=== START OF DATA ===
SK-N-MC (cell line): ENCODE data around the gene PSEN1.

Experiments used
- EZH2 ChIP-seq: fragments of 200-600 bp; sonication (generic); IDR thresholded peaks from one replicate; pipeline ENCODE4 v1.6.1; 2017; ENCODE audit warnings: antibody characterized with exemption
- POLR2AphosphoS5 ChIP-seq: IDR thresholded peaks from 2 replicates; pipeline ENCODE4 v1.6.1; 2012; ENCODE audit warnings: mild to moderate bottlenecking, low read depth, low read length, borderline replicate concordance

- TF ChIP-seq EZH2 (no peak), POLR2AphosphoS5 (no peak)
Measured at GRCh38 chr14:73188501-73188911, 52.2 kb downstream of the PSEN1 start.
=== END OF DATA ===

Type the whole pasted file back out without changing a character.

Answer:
SK-N-MC (cell line): ENCODE data around the gene PSEN1.

Experiments used
- EZH2 ChIP-seq: fragments of 200-600 bp; sonication (generic); IDR thresholded peaks from one replicate; pipeline ENCODE4 v1.6.1; 2017; ENCODE audit warnings: antibody characterized with exemption
- POLR2AphosphoS5 ChIP-seq: IDR thresholded peaks from 2 replicates; pipeline ENCODE4 v1.6.1; 2012; ENCODE audit warnings: mild to moderate bottlenecking, low read depth, low read length, borderline replicate concordance

- TF ChIP-seq EZH2 (no peak), POLR2AphosphoS5 (no peak)
Measured at GRCh38 chr14:73188501-73188911, 52.2 kb downstream of the PSEN1 start.